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Bug Lady posted this on Oct 12, 2016

Expert tips on rodent control Inspection: Know your enemy!

Droppings Fecal pellets are the most commonly encountered sign in a rodent inspection and serve as primary evidence to confirm an infestation. Even a small population of mice can produce literally thousands of droppings in a short period of time. By identifying the rodent droppings, you can determine who is infesting your home:

 House Mice ◊ Qty: 50 to 75 pellets daily

 ◊ Size: ¼ inch long

◊ Shape: Small with 1 or both ends pointed Norway Rat

◊ Qty: 40 to 50 pellets daily

 ◊ Size: ¾ inch long

◊ Shape: Larger, rectangular with blunt ends

 ◊ Found in small groups Roof Rats

◊ Qty: 40 to 50 pellets daily ◊ Size: ½ inch long

◊ Shape: Larger, curved, sausage shaped with pointed ends

 ◊ Found scattered ID the age of droppings Fresh droppings are dark in color and soft in texture, but after three days they harden and lose the dark color.

Size of Infestation The more you have the larger the infestation. This will help you determine how many traps or bait need to be placed in a particular area. More traps are better than not enough traps…the little money you may save by not putting those extra 5 traps out can be lost 10 fold in damage caused by your house guest. Gnawing Damage Evidence of recent gnawing is an excellent sign for determining the presence of rodents. Mouse ◊ Hole Size: ½ inch in diameter; small, clean-cut ◊ Gnawed Material: Wires, plastic, wood, corners of cardboard boxes, bags Rat ◊ Hole Size: 2 inches in diameter; rough, torn edges ◊ Gnawed Material: Wood, corners, floor joists, wall studs Rodent Nests & Burrows

To check that you still have an active burrow, wads of paper can be stuffed into the opening or the burrow can be caved in with dirt and rechecked a day or two later. If it is the same then the burrow is old, if the paper is moved you got yourself an active location.

 House Mouse Mice are not typically burrowers, instead they create indoor nests of shredded paper, string, and other similar materials. Nest are commonly located in secluded corners, beneath cabinets, at the base of kitchen appliances, and in cluttered garages.

Norway Rat Norway rats’ burrows are typically in the ground outside and burrows usually measure about 3 inches in diameter. It is common to find burrows along foundations and underneath debris, low-lying shrubbery, woodpiles, and storage sheds.

 Roof Rat Roof rats typically nest above ground in palm trees, fruit trees, attics, ceiling voids, and among utility lines connected to the exterior of homes. Rodent Runways Runways or Pathways Runways are usually evident in rodent infestations because rodents repeatedly use the same pathways between their nests and food sources. Common linear pathways include foundation or sill ledges, tree branches, electrical lines, pipes and sewer lines.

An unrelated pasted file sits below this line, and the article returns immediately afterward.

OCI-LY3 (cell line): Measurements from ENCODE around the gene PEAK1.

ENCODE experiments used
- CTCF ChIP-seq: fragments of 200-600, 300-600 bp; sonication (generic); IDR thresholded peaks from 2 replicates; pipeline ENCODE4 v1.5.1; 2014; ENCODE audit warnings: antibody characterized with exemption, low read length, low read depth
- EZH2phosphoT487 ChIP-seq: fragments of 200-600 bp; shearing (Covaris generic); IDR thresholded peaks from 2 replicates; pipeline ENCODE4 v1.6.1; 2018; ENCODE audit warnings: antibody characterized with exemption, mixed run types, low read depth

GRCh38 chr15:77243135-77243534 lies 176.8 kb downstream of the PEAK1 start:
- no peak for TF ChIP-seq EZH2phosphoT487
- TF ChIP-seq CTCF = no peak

Mice typically travel 6-30 feet from their nests to a food source. Rats will venture out 25-100 feet from burrows. Rub Marks These grease marks are created from oil and dirt on the rodent’s skin and often appear along wall areas next to runways. Urine Odors Both rats and mice urinate frequently during their daily travels. Research has shown that a mouse is capable of depositing 3,000 droplets in just 24 hours. Rodent urine is often deposited in their runways and other frequented areas.

Rodent odors may be particularly pronounced in larger rodent infestations and may persist for prolonged periods. Also, cats and dogs may excitedly sniff and probe an area where rodents are present. Sounds High-pitched squeaks, gnawing sounds, scratching and digging noises, and sounds of rodents fighting can commonly be heard during night inspections.

 Exclusion Exclusion or rodent proofing you home is critical in controlling rodents.

It can be difficult to exclude mice as they can pass through only a 14 inch opening (size of a dime). Rats require only the size of a nickel.

So do a through inspection and do the best you can to eliminate as many opportunities for entrance as possible.

Rodent Access Points

 1. Garage doors are particularly prone to rodent entry if not kep pest proof

2. All door thresholds much be no more than 0.25” wide

 3. Chimneys are capped

4. All tree branches are trimmed back from buildings 5. All exterior lines leading through walls should be sealed off 6. Crawl space vent covers must be tight Rodent Proofing Materials ◊ Concrete ◊ Caulking ◊ Copper or Aluminum Mesh ◊ Coarse Steel Wool ◊ Hardware Cloth – 19 gauge ◊ Sheet Metal – 26 gauge thickness Sanitation All rodents must have th 2 main factors to survive food and shelter.

 By limiting and hopefully removing these things you can prevent and control rodent problems. Indoor Food Keep areas free of food, clean up areas under refrigerators, and stoves.

 • Keep the counter tops clean of any food

 • Store food in closed containers • Pick up any pet bowls ( empty water bowls at night) Outdoors

• Keep your landscaping properly maintained and harborage areas trimmed.

 • Remove piles of debris, old equipment, etc.

Categories: Rodents
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